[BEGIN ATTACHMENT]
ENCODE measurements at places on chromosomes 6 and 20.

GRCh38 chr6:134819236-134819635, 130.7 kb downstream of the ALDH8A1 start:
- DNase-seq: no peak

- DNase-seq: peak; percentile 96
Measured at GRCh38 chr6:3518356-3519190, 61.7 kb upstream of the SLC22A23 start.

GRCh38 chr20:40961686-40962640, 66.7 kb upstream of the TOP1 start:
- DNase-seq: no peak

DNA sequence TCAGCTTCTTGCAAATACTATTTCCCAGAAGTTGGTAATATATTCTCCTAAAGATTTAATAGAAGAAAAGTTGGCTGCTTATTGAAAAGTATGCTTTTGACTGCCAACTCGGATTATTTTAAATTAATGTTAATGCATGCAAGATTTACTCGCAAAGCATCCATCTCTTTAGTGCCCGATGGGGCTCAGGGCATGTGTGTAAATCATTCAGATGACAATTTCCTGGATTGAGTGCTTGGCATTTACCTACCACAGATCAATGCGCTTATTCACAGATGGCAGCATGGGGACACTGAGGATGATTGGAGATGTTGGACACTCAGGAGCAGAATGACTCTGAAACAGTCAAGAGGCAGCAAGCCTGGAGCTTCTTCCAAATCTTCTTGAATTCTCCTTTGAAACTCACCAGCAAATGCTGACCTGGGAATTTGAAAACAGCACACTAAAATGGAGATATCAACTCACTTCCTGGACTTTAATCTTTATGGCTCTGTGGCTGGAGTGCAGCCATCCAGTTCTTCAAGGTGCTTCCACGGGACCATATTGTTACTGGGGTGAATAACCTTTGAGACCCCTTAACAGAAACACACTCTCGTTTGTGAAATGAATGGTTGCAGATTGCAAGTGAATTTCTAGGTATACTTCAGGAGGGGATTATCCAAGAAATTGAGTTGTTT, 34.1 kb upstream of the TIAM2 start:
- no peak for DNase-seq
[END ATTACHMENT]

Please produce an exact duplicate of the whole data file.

ENCODE measurements at places on chromosomes 6 and 20.

GRCh38 chr6:134819236-134819635, 130.7 kb downstream of the ALDH8A1 start:
- DNase-seq: no peak

- DNase-seq: peak; percentile 96
Measured at GRCh38 chr6:3518356-3519190, 61.7 kb upstream of the SLC22A23 start.

GRCh38 chr20:40961686-40962640, 66.7 kb upstream of the TOP1 start:
- DNase-seq: no peak

DNA sequence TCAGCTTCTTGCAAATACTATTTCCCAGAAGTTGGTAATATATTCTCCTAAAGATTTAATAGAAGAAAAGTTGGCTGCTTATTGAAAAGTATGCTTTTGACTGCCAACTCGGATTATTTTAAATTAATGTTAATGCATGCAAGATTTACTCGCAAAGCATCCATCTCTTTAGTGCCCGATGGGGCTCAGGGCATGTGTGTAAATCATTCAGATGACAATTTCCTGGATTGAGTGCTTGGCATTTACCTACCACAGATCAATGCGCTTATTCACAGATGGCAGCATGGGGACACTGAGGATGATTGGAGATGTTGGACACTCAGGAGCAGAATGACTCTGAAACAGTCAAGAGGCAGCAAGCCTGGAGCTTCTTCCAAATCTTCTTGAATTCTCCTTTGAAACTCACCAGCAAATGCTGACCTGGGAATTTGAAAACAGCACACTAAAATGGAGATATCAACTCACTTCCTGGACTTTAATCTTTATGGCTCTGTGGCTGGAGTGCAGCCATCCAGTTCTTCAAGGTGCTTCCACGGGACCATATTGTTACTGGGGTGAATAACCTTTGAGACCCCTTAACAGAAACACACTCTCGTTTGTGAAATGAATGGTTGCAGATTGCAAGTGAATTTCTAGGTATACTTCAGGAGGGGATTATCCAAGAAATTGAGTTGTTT, 34.1 kb upstream of the TIAM2 start:
- no peak for DNase-seq